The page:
From Manet to Mickalene Thomas, a show examines the
black model in art.
Posing Modernity: The Black Model from Manet and Matisse to Today, Wallach Art Gallery, Columbia University, 615 West 129th Street,
New York City, through February 10, 2019
• • •
In a 1992 essay, Lorraine O’Grady homed in on the routinely overlooked black-skinned maid in Édouard Manet’s Olympia (1863), a painting that scandalized visitors to the Parisian Salon of 1865 as much for its frank address of the open secret of prostitution as for its daring formal qualities. Olympia’s maid played an all too familiar role here, one common in Western painting since the Renaissance—as the darker-hued, contrasting consort to the startlingly pale object of desire at the center of the image. “White is what woman is; not-white . . . is what she had better not be,” wrote O’Grady in her pithy analysis. In the history of Western art, she argued, the female black body is both overburdened with symbolic meaning—the other side of the coin of white femininity—and simultaneously almost always unheeded, treated as a prop or a sign (a “peripheral Negro”) rather than a subject of art.
More than twenty-five years after O’Grady’s call to reclaim black female subjectivity, the exhibition Posing Modernity: The Black Model from Manet and Matisse to Today is the first attempt to bring into art-historical consciousness the woman—Laure—who posed as Olympia’s maid. Just as importantly, by placing her in a larger context of black models, muses, performers, and creative figures who lived and worked in Paris during the flowering of European modernism, the show adds a good shot of melanin into too-common narratives of the history of Western art as a de facto history of whiteness.
Posing Modernity is the brainchild of Dr. Denise Murrell, who received her PhD from Columbia in 2014 and returned as a Ford Foundation postdoctoral researcher at the university’s Wallach Art Gallery to curate the exhibition. It is divided into three parts. The first, and to my mind most exciting, focuses on Paris in the last third of the nineteenth century. While we have to make do with a couple of etchings of Olympia rather than the near-impossible-to-borrow painting, we can revel in one of the two other images Manet made of Laure: his 1862–63 portrait, which has most often (and quite lazily) been titled La négresse by museums despite the fact that Manet noted her name in his diaries. Laure is depicted wearing a colorful French Caribbean head wrap and a fashionable Second Empire gown, her face rendered with a flickering, sensitive brushstroke, making her soft eyes and gentle smile all the more touching.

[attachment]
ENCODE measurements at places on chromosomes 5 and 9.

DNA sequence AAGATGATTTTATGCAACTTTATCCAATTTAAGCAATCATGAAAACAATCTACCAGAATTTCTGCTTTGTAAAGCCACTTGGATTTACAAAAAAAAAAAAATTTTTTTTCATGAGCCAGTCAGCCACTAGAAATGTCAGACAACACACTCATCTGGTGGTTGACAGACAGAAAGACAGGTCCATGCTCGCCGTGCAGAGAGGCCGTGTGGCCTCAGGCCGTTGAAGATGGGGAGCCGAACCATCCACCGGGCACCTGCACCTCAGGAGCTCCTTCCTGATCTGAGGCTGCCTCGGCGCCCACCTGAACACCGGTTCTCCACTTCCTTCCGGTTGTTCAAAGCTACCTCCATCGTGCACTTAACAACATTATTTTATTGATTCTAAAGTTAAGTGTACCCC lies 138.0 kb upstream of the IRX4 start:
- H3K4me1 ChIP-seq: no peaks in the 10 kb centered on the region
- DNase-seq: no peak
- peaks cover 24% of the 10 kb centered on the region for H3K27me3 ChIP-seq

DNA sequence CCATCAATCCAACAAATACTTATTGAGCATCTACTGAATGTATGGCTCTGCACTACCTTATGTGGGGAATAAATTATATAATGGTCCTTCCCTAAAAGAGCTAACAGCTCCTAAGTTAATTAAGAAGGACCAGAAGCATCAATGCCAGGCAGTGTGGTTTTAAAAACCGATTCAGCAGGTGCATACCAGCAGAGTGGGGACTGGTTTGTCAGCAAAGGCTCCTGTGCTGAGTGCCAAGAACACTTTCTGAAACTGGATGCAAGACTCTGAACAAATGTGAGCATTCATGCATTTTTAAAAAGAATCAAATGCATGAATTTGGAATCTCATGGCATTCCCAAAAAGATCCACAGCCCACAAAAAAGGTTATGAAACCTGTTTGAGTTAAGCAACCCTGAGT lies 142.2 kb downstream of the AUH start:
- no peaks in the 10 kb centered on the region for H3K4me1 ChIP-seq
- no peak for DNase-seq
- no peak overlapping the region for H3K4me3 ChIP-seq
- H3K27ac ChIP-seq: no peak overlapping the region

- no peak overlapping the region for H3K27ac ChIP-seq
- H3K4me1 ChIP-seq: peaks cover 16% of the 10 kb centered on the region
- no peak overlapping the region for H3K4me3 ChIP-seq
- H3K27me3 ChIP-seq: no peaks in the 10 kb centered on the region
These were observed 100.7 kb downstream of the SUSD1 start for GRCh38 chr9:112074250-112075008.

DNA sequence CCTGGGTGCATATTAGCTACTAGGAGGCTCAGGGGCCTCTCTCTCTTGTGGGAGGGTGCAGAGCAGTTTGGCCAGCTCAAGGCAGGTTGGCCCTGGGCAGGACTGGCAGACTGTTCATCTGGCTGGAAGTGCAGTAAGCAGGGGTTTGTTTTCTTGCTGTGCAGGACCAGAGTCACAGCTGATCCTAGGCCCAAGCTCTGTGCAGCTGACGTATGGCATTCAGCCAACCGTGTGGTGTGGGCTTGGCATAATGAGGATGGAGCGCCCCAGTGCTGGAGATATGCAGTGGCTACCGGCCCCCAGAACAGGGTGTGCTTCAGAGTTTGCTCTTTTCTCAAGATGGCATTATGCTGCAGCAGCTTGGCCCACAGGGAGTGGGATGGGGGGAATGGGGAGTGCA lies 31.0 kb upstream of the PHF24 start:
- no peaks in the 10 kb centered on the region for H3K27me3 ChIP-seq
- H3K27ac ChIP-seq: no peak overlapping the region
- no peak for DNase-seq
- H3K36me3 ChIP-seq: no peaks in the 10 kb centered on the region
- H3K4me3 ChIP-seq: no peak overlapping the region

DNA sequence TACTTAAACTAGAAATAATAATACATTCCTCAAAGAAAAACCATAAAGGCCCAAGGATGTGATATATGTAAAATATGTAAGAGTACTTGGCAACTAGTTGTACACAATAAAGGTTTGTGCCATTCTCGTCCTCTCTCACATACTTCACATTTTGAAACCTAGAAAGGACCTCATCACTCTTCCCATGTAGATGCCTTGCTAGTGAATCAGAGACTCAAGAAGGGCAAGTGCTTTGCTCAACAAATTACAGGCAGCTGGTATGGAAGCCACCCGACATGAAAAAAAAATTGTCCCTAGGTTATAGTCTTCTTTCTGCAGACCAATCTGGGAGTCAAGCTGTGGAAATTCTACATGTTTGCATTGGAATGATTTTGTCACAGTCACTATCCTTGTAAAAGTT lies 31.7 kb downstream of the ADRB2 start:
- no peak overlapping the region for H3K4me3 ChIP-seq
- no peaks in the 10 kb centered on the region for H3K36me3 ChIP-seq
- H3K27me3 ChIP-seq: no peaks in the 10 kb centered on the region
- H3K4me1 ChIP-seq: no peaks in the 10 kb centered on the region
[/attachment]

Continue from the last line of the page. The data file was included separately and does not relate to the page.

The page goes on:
Nearby, Nadar’s photographs of Baudelaire and Manet are hung alongside those he took of other residents of the arty neighborhoods in Paris—friends, acquaintances, and strangers who were members of the African diaspora, hailing directly from Africa or, more often, from colonies such as Haiti and New Orleans. In the paintings, sculptures, drawings, mass-produced prints, and even one film clip on view in these first rooms, we see black people, primarily women, in their roles as nannies and courtesans, as entertainers and artists’ models, as Orientalist fantasies and personifications of the Negro “race,” as middle-class matrons, and even—in the case of Edmonia Lewis—as artist. The representational plenitude on offer—the opportunity of seeing dark-skinned Parisians shown many different ways, even if not entirely free from stereotype or bias—is bracing.